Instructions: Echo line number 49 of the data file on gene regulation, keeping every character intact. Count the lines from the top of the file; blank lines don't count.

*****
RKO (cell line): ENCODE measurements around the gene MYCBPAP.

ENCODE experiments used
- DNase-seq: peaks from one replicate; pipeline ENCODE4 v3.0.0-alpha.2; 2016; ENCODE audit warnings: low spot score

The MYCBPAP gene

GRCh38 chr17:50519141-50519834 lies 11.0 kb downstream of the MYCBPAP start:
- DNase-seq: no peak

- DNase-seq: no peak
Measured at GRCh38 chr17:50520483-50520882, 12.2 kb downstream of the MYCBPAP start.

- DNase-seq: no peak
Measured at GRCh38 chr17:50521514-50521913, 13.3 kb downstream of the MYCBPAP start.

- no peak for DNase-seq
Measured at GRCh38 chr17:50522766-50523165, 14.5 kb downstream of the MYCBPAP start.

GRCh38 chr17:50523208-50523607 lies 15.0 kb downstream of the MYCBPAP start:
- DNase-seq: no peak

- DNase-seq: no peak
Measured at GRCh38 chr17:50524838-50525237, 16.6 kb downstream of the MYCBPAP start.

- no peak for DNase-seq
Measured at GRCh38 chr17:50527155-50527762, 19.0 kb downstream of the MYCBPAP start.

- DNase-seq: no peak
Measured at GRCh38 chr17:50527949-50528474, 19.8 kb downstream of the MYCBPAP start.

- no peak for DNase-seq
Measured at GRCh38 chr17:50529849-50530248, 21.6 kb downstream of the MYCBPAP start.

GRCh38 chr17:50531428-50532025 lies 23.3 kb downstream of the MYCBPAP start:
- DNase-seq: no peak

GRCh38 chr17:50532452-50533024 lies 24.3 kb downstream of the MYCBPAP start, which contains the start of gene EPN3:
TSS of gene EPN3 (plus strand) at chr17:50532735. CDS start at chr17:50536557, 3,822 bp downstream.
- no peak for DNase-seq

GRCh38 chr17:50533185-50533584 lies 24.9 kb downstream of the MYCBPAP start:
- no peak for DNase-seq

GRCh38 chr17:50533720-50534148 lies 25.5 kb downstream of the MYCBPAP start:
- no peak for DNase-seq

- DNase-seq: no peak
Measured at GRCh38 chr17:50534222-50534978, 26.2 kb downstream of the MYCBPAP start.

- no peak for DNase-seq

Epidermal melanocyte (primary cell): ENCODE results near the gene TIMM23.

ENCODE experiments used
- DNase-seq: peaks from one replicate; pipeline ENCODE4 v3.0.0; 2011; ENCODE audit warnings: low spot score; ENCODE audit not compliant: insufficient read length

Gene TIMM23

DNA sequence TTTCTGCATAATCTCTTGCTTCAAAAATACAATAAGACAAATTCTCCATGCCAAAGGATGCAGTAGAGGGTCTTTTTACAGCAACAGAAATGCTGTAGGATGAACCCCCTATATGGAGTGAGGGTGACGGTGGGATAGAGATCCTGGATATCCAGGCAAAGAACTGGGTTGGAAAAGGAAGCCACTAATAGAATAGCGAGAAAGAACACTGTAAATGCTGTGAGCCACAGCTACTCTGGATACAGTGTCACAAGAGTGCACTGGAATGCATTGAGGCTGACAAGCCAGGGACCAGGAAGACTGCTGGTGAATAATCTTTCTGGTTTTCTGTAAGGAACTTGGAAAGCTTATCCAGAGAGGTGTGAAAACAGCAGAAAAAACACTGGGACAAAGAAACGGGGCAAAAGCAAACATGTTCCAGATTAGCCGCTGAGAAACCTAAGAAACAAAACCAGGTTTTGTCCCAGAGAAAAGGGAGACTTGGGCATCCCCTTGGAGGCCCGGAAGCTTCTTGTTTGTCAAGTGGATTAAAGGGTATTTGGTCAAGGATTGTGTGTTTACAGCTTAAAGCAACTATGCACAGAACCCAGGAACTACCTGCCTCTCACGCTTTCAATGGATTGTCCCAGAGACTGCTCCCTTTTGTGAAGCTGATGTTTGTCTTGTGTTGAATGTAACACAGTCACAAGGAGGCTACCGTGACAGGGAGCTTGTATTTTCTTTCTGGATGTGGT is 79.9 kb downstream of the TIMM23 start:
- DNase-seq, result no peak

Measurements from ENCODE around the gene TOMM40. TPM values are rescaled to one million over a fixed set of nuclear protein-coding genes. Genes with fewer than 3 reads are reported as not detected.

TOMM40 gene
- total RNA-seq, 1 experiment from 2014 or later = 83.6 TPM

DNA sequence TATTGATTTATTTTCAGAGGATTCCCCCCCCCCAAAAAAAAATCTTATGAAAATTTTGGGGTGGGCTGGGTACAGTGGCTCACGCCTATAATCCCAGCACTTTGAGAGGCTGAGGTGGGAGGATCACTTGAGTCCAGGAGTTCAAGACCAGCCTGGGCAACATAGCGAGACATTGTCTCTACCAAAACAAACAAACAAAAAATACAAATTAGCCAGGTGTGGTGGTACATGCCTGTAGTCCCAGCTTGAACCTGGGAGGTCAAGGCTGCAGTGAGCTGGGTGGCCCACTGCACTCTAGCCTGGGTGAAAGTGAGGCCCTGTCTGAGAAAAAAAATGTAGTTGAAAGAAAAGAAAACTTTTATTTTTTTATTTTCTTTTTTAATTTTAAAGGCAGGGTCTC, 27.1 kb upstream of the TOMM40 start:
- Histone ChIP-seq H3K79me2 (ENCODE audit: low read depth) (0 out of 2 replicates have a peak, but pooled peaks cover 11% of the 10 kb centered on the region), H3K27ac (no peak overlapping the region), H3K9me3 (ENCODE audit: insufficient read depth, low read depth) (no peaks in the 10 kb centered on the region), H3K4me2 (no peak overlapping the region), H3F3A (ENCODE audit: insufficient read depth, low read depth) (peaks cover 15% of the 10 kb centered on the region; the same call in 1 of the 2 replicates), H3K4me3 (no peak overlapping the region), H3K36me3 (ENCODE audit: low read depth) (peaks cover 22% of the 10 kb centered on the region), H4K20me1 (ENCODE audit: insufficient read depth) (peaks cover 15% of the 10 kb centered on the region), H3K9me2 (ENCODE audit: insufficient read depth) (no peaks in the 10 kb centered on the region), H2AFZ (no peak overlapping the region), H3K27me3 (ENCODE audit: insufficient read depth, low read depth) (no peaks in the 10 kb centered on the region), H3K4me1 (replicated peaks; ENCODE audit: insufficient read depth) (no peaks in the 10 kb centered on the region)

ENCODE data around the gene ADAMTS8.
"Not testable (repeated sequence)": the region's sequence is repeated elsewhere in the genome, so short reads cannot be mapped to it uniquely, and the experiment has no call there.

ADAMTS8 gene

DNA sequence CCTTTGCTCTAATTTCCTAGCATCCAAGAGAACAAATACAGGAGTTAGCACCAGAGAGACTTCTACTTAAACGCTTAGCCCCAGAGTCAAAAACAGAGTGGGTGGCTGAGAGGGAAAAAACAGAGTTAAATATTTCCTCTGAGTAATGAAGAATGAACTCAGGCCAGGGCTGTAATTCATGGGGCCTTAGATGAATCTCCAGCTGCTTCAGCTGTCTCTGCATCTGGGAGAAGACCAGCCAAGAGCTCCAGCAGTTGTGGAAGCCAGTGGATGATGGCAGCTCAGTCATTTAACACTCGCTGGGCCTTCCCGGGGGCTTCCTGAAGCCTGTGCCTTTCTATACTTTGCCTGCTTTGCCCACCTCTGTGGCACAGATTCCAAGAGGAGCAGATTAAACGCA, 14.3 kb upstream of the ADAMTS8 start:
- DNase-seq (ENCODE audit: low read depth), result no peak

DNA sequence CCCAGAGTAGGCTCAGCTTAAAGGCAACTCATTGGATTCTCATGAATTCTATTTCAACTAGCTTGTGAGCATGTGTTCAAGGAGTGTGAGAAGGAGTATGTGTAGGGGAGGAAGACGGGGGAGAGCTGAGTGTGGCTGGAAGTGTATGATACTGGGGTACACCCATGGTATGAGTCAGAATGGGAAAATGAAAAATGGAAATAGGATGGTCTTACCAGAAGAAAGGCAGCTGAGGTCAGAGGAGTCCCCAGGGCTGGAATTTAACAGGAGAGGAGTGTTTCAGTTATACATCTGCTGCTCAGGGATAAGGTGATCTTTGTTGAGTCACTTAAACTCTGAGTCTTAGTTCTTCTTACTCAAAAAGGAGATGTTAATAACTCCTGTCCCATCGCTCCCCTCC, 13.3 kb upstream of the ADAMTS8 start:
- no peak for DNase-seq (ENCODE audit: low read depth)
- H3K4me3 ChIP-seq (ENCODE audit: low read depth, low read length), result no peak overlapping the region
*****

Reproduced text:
DNA sequence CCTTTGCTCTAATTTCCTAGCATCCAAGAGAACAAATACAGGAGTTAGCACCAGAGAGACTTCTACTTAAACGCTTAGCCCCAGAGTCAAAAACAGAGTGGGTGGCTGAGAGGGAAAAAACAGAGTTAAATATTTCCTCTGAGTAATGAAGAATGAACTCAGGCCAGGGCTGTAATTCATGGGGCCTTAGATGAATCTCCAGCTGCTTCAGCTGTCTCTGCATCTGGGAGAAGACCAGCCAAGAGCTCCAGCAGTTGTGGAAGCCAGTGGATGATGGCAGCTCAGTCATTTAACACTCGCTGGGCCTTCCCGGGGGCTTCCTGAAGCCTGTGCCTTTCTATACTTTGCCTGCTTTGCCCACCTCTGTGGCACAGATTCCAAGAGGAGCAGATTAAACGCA, 14.3 kb upstream of the ADAMTS8 start: